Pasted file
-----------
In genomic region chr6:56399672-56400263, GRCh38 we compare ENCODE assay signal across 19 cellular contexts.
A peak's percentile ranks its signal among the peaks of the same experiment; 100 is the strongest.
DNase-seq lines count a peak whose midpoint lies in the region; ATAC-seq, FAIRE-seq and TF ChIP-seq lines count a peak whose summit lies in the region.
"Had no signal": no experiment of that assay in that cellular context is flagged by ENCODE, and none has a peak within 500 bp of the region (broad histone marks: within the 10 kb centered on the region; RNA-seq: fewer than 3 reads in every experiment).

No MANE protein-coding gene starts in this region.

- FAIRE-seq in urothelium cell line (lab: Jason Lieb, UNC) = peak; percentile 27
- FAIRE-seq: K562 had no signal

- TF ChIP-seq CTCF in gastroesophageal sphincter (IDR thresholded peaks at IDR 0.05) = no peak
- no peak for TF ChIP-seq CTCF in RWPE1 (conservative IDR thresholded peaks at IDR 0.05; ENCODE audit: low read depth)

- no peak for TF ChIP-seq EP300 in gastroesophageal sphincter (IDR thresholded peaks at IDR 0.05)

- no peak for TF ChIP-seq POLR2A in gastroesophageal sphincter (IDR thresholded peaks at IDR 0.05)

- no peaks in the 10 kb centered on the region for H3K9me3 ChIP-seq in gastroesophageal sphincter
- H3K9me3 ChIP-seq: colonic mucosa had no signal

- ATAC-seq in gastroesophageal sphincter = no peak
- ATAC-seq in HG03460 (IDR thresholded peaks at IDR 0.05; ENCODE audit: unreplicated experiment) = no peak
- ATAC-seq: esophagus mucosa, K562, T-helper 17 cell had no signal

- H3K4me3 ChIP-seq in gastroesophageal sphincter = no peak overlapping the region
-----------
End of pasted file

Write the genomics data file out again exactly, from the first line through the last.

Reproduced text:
In genomic region chr6:56399672-56400263, GRCh38 we compare ENCODE assay signal across 19 cellular contexts.
A peak's percentile ranks its signal among the peaks of the same experiment; 100 is the strongest.
DNase-seq lines count a peak whose midpoint lies in the region; ATAC-seq, FAIRE-seq and TF ChIP-seq lines count a peak whose summit lies in the region.
"Had no signal": no experiment of that assay in that cellular context is flagged by ENCODE, and none has a peak within 500 bp of the region (broad histone marks: within the 10 kb centered on the region; RNA-seq: fewer than 3 reads in every experiment).

No MANE protein-coding gene starts in this region.

- FAIRE-seq in urothelium cell line (lab: Jason Lieb, UNC) = peak; percentile 27
- FAIRE-seq: K562 had no signal

- TF ChIP-seq CTCF in gastroesophageal sphincter (IDR thresholded peaks at IDR 0.05) = no peak
- no peak for TF ChIP-seq CTCF in RWPE1 (conservative IDR thresholded peaks at IDR 0.05; ENCODE audit: low read depth)

- no peak for TF ChIP-seq EP300 in gastroesophageal sphincter (IDR thresholded peaks at IDR 0.05)

- no peak for TF ChIP-seq POLR2A in gastroesophageal sphincter (IDR thresholded peaks at IDR 0.05)

- no peaks in the 10 kb centered on the region for H3K9me3 ChIP-seq in gastroesophageal sphincter
- H3K9me3 ChIP-seq: colonic mucosa had no signal

- ATAC-seq in gastroesophageal sphincter = no peak
- ATAC-seq in HG03460 (IDR thresholded peaks at IDR 0.05; ENCODE audit: unreplicated experiment) = no peak
- ATAC-seq: esophagus mucosa, K562, T-helper 17 cell had no signal

- H3K4me3 ChIP-seq in gastroesophageal sphincter = no peak overlapping the region